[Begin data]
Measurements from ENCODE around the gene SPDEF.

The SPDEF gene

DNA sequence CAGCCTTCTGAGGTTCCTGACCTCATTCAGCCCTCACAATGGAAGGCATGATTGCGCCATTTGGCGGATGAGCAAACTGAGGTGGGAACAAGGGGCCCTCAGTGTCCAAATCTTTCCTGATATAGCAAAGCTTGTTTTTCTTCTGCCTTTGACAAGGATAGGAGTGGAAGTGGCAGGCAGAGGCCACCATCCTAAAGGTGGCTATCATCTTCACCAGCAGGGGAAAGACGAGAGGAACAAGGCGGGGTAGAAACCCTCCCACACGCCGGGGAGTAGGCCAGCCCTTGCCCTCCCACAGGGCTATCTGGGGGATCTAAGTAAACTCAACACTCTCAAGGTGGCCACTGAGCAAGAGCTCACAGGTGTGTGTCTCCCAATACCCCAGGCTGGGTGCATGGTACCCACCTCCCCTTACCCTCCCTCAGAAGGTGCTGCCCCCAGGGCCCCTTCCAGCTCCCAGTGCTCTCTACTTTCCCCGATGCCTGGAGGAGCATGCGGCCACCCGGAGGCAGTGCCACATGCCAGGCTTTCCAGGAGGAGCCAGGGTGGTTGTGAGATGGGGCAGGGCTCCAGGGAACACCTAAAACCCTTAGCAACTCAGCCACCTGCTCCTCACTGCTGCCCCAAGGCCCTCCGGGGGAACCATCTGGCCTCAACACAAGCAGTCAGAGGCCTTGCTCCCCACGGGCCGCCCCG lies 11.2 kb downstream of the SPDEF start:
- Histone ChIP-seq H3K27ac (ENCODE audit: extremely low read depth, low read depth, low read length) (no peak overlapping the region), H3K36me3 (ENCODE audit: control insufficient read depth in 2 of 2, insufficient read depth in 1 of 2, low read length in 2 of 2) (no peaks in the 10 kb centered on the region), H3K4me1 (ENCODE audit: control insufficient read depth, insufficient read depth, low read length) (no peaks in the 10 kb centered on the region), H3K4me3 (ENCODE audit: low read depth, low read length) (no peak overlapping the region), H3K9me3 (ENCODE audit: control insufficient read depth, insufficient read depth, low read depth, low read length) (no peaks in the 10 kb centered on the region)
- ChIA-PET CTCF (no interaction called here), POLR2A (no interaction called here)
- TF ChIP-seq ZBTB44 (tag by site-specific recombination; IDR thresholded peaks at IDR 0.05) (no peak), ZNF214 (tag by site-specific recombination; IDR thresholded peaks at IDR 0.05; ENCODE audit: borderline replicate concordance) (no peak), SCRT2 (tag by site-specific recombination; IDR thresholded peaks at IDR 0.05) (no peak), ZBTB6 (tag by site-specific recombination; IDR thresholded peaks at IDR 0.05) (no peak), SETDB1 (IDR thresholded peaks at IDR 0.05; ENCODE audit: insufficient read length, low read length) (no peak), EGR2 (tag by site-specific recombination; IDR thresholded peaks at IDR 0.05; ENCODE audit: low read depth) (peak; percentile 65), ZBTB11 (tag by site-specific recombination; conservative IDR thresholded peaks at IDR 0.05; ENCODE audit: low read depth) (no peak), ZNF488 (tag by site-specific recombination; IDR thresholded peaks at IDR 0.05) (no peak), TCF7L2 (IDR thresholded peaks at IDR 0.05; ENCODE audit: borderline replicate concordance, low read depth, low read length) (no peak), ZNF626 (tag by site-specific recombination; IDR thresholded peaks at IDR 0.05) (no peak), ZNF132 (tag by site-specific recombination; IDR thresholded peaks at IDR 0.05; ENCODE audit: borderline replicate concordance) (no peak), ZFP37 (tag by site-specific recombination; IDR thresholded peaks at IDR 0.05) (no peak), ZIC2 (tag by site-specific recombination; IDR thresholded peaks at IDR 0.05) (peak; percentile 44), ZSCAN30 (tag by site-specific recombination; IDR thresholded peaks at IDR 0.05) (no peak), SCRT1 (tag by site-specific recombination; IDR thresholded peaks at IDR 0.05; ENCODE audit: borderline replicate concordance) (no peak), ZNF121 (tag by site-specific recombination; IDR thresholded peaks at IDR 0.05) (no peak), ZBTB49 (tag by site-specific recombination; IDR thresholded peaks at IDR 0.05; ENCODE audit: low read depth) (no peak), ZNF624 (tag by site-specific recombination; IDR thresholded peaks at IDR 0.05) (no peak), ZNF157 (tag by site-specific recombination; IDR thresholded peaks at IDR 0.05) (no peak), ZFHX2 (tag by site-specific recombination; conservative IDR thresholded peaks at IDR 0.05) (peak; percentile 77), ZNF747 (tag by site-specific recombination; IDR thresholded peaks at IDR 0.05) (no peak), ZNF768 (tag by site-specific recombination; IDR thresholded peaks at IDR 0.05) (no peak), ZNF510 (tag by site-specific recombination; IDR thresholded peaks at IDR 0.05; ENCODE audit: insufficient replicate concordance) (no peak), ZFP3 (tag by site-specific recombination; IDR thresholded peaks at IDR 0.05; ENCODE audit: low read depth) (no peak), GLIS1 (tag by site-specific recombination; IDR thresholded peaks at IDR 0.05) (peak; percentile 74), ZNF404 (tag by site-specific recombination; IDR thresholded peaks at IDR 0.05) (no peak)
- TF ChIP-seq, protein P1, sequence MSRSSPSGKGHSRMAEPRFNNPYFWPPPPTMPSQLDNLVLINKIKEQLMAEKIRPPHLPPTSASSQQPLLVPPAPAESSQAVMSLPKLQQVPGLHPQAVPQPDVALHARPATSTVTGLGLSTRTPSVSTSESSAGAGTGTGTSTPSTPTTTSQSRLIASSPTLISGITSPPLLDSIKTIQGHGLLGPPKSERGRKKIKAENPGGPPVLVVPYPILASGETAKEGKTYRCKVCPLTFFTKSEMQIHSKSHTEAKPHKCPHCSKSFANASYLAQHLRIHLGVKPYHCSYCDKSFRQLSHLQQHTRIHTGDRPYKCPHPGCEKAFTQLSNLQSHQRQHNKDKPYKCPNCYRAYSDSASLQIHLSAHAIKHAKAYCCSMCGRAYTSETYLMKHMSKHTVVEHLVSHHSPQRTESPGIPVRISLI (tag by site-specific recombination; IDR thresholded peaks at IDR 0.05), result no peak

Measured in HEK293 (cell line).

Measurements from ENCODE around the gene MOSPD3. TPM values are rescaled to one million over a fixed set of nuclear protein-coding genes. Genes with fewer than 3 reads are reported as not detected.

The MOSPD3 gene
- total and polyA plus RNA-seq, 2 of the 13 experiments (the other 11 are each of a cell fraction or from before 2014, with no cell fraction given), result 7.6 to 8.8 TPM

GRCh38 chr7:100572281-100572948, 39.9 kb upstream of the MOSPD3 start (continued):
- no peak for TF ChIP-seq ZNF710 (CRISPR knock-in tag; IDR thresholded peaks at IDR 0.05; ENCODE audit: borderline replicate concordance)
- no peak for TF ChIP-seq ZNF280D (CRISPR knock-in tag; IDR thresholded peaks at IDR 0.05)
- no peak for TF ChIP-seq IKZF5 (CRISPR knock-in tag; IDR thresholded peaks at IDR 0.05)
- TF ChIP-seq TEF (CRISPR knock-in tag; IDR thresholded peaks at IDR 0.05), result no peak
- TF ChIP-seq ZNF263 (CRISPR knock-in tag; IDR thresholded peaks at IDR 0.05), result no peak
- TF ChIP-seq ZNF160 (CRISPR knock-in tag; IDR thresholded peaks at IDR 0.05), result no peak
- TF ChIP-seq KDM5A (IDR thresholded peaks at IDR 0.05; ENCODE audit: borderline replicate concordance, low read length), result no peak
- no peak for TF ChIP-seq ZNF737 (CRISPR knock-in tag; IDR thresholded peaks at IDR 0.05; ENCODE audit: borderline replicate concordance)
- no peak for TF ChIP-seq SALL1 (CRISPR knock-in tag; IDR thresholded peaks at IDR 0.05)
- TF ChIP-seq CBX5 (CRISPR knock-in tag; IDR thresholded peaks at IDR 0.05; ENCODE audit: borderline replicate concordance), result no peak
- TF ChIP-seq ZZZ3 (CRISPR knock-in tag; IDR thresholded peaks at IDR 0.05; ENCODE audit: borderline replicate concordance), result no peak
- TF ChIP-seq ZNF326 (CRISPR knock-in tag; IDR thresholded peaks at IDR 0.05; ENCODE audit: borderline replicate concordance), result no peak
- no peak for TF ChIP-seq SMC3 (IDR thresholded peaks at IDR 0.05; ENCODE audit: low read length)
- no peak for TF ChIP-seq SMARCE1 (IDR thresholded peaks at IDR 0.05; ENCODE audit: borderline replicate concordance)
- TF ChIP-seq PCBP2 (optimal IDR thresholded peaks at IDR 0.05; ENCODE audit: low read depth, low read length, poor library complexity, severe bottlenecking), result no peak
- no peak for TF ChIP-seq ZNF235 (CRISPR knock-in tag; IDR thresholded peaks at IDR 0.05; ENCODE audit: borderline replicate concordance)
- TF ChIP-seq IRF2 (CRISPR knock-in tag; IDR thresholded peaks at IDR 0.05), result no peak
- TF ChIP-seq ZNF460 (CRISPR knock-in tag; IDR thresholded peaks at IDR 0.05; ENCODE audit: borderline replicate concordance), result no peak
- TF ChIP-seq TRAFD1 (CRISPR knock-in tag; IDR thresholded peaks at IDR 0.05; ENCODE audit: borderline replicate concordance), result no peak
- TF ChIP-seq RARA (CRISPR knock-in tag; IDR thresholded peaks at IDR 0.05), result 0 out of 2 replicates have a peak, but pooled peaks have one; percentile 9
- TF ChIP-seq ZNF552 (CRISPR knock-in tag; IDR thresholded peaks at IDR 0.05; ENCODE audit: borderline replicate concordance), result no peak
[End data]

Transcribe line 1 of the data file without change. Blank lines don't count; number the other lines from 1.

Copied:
Measurements from ENCODE around the gene SPDEF.